is the Marfan Syndrome?
The Marfan syndrome is a heritable disorder of the connective
tissue that affects many organ systems, including the skeleton,
lungs, eyes, heart and blood vessels. The condition affects both
men and women of any race or ethnic group. It is estimated that
at least 200,000 people in the United States have the Marfan syndrome
or a related connective tissue disorder.
medical problems are associated with the
• The Cardiovascular System
most serious problems associated with the Marfan syndrome involve
the cardiovascular system. The two leaflets of the mitral valve
may billow backwards when the heart contracts (mitral valve prolapse).
This can lead to leakage of the mitral valve or irregular heart
addition, the aorta, the main artery carrying blood away from
the heart, is generally wider and more fragile in patients with
the Marfan syndrome. This widening is progressive and can cause
leakage of the aortic valve or tears (dissection) in the aorta
wall. When the aorta becomes greatly widened, or tears, surgical
repair is necessary.
manifestations common in people with the Marfan syndrome include
curvature of the spine (scoliosis), abnormally shaped chest (pectus
deformity), loose jointedness and dispropor-tionate growth usually,
but not always, resulting in tall stature.
with the Marfan syndrome are often near-sighted (myopic). In addition,
about 50 percent have dislocation of the ocular lens.
is Marfan syndrome diagnosed?
The Marfan syndrome is difficult to diagnose because there
is no specific laboratory test for the condition. In addition, characteristics
of the disorder vary greatly among affected individuals. Most affected
people do not have all of the possible signs and complications of
accurate diagnosis of the Marfan syndrome can be assessed after
a complete physical examination that focuses on the systems affected
by the disorder. This includes:
• Echocardiogram, a sound wave picture of the heart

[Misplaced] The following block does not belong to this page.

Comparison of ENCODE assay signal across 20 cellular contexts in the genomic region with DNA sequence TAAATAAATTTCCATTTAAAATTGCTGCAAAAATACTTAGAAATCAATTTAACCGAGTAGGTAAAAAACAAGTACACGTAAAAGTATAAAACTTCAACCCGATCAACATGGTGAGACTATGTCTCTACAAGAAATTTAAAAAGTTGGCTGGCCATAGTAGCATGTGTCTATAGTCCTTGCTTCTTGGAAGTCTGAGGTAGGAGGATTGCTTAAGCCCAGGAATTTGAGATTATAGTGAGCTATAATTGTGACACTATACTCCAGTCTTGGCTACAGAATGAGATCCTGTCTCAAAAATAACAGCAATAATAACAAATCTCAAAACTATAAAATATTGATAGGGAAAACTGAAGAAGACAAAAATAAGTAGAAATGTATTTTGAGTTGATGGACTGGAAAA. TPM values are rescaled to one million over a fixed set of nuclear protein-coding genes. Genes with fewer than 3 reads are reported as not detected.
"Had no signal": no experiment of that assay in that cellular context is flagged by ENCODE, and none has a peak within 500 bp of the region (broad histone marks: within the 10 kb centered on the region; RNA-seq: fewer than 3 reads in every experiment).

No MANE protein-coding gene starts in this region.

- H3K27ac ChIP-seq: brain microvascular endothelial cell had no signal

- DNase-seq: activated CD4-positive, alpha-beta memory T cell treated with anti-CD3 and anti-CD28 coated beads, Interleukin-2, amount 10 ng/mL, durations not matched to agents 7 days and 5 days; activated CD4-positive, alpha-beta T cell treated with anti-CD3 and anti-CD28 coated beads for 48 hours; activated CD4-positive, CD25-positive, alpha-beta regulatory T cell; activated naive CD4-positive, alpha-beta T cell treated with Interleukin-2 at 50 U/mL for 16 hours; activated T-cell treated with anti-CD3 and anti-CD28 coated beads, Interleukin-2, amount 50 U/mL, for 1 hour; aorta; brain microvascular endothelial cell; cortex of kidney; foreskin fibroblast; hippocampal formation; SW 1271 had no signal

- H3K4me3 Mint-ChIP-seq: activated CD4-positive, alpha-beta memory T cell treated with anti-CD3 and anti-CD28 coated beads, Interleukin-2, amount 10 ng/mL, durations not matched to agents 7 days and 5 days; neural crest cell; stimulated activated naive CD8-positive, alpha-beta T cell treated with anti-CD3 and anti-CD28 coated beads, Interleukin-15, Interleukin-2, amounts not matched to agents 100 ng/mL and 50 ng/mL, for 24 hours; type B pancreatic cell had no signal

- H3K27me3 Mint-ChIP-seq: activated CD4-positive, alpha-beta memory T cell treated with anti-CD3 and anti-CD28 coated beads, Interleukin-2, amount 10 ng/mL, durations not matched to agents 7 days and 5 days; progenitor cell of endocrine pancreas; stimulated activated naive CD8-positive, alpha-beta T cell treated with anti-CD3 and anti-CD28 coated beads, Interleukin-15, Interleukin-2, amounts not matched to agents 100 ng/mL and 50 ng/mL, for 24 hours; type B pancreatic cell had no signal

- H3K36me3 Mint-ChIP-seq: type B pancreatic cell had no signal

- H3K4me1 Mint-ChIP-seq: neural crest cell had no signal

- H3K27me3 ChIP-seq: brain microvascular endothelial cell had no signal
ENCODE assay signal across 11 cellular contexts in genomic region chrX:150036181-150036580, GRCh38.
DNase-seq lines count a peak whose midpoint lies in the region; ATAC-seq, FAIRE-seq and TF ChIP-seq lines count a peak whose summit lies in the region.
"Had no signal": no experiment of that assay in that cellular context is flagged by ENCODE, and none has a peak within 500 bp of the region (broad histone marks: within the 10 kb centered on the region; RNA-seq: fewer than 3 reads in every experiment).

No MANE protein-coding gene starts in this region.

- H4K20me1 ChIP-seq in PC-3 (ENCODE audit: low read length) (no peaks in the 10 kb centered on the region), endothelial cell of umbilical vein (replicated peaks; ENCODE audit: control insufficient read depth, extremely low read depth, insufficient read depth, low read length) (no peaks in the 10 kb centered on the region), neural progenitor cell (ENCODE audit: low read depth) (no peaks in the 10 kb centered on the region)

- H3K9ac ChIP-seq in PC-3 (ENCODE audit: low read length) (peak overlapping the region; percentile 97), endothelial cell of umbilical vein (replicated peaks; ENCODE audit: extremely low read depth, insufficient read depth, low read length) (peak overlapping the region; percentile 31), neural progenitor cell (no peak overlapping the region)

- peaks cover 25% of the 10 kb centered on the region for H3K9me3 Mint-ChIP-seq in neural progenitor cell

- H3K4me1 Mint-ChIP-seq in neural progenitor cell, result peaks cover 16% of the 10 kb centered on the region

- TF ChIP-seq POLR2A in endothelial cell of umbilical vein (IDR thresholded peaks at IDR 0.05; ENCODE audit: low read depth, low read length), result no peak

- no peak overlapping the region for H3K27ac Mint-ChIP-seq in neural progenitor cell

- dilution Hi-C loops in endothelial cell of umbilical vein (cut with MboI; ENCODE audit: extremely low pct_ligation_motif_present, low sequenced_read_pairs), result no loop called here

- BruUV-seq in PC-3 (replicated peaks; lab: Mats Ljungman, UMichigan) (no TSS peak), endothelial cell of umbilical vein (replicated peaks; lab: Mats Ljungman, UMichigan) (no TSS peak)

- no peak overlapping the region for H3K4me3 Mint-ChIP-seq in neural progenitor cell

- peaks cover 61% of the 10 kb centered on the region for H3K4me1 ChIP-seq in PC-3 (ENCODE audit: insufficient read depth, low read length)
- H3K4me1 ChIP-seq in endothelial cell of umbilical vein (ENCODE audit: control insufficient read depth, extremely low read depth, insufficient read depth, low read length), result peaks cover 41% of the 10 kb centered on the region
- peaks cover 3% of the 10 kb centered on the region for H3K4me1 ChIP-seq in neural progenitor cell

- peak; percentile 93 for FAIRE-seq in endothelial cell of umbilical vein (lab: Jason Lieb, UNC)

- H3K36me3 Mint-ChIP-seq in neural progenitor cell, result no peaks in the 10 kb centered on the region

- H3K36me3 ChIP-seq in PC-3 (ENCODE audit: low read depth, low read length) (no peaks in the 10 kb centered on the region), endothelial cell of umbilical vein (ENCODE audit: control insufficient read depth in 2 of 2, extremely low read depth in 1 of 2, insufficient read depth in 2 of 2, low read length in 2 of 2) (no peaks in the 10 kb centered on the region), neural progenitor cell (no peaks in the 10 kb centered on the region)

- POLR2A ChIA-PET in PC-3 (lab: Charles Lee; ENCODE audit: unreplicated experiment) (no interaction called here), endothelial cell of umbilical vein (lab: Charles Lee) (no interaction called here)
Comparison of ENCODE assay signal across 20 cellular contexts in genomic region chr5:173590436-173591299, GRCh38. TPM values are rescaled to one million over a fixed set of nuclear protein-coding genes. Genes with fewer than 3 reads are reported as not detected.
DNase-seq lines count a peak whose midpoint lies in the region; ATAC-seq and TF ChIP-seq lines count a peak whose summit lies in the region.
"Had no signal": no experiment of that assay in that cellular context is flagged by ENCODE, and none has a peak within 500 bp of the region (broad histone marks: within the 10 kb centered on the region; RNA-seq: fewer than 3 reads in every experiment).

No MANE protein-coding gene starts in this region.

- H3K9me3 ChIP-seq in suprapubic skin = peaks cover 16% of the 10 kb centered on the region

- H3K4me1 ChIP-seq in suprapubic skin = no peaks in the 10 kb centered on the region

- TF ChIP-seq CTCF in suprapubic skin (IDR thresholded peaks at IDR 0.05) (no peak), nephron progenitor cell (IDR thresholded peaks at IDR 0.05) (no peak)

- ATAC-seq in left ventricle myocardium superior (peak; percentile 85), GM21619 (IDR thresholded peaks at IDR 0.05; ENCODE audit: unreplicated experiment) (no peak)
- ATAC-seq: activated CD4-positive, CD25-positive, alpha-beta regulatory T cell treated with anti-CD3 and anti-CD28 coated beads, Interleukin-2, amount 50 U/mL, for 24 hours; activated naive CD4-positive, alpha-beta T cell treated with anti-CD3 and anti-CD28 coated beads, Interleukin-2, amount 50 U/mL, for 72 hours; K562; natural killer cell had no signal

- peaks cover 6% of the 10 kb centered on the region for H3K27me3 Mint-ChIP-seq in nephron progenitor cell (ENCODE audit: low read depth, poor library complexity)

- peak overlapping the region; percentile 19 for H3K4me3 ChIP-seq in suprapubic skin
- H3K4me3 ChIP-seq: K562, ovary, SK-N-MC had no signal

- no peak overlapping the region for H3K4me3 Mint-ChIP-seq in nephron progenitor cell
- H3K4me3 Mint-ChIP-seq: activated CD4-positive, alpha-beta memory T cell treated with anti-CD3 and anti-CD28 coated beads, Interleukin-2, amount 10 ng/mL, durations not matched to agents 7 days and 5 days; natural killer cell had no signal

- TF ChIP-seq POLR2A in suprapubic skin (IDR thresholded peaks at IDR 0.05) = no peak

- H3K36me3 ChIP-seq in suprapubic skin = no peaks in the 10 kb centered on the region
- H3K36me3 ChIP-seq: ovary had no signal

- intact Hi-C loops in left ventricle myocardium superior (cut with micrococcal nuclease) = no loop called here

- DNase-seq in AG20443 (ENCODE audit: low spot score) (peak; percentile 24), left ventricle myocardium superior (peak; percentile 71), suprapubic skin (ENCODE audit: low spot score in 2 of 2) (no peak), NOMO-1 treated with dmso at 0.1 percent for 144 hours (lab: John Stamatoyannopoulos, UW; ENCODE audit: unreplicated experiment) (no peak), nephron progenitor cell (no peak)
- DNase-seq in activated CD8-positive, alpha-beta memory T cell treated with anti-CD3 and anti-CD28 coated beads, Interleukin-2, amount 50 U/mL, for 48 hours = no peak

by a cardiologist.
• Slit-lamp eye examination by an ophthalmologist.
• Skeletal examination.
• Complete family history.
The recent identification of the chromosome, gene and component
of connective tissue (fibrillin) in which the mutation for the Marfan
syndrome is located offers great promise for the diagnosis of the
condition. It is hoped that as a better understanding of fibrillin
is gained, earlier and more accurate diagnosis of the Marfan syndrome
will be possible.
is the Marfan syndrome treated?
People affected by the Marfan syndrome should be treated by
a physician familiar with the condition and how it affects all body
systems. There is no cure for the disorder yet, but careful medical
management can greatly improve the prognosis and lengthen the life
affected person should work closely with his/her physician(s) for
their customized treatment plan. However, in general, treatment
includes the following:
Annual echocardiogram to monitor the size and function of the
heart and aorta.
• Initial eye examination with a slit-lamp to detect lens
dislocation, with periodic follow-up with an ophthalmologist.
• Careful monitoring of the skeletal system, especially during
childhood and adolescence.
• Beta-blocker medications may be prescribed to lower blood
pressure and, consequently, reduce stress on the aorta.
• Antibiotics may be prescribed prior to dental or genito-urinary
procedures to reduce the risk of infection in people who experience
mitral valve prolapse.
• Lifestyle adaptations, such as the avoidance of strenuous
exercise and contact sports, are often necessary to reduce the risk
of injury to the aorta.
causes the Marfan syndrome?
single abnormal gene causes the Marfan syndrome. Usually, this gene
is inherited from a parent who is also affected. Approximately one-quarter
of the cases occur as a result of a spontaneous mutation.
Marfan syndrome is autosomal dominant, indicating that someone with
the condition has a 50-50 chance that any offspring will inherit